From early detection through suspicious CPU or network activity, to identification and removal, malware can be an extremely frustrating and time-consuming problem, which, unfortunately, may lead to further security problems.
“Spyware” is a more specific term than “malware”. While malware refers to any type of malevolent software, spyware usually has a very specific purpose - to vindictively spy on and collect information from the victim’s computer or network without the administrator’s knowledge. Like malware, spyware can take many different forms such as key loggers, screen capture and recording software, and even microphone and camera recorders. These types of spyware are often extremely sophisticated, difficult to detect, and even more difficult to remove.
Furthermore, they are often paired with RATs in an easy to use intrusion package. One example of this is the now infamous Sub7, which gave the attacker the ability to easily disguise the malware portion of the application inside other files, which could be sent to an unsuspecting victim. Other forms of spyware take the form of highly specialized surveillance software, which can tap into cellular and wi-fi networks, grabbing information in transit. This type of surveillance is almost impossible to detect, and can be equally as difficult to defend against.
The consequences of a spyware infection can be truly devastating. From having personal and compromising files distributed freely over the Internet, to having sensitive and business critical information stolen directly from the source, spyware can wreak havoc on a person’s life just as easily as it can destroy a business. Therefore, it is essential that businesses and their employees protect themselves as much as possible from this type of malware.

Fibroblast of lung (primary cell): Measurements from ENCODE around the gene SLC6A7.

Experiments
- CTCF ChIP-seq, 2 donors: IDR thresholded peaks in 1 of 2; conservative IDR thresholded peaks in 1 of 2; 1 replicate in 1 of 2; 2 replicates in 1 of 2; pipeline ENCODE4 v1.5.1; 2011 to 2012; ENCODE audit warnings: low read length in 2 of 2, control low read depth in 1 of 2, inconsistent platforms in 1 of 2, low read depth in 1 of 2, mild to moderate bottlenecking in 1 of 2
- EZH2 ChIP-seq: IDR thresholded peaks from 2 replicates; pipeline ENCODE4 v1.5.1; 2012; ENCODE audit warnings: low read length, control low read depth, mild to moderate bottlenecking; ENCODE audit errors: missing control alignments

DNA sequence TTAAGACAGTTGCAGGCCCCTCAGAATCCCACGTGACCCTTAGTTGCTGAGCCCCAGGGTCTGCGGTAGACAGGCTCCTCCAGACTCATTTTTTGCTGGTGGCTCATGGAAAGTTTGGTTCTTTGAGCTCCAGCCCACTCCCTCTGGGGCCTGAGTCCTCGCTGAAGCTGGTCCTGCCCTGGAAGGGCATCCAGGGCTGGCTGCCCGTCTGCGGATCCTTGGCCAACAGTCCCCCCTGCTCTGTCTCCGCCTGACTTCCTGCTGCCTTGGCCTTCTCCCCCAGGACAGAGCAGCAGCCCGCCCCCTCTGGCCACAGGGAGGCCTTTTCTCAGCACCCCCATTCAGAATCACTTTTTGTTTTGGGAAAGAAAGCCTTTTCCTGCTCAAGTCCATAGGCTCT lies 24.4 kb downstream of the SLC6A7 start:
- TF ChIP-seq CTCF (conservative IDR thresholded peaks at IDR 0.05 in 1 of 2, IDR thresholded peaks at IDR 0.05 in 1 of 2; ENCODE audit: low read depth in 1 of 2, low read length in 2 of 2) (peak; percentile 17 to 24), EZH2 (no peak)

From using up to date antivirus software, web-filtering software, to encrypting all communications – regardless of how trivial they may seem – with a strong, complex encryption program, there are many steps to take to guard against spyware attacks. Unfortunately, using secure communications and VPN software is often difficult and confusing, so it is up to each business owner to ensure that their personnel are aware of the proper methods for secure online communication.
Hardening a computer or network against intrusion is important, but it won't keep malware and spyware out as long as users are apathetic or unaware of the consequences of infection. Both malware and spyware can have immediate, lasting, and devastating effects on anyone who is infected. From humiliation and simple data loss to identity theft and doxing (the practice of researching and publishing personally identifiable information about an individual), the human side of malware infection is serious. Moreover, corporate espionage is a real world threat, which carries severe financial repercussions to both businesses and employees. It is up to everyone within an organization to be vigilant and intelligent when safeguarding themselves and their computers against malware infection.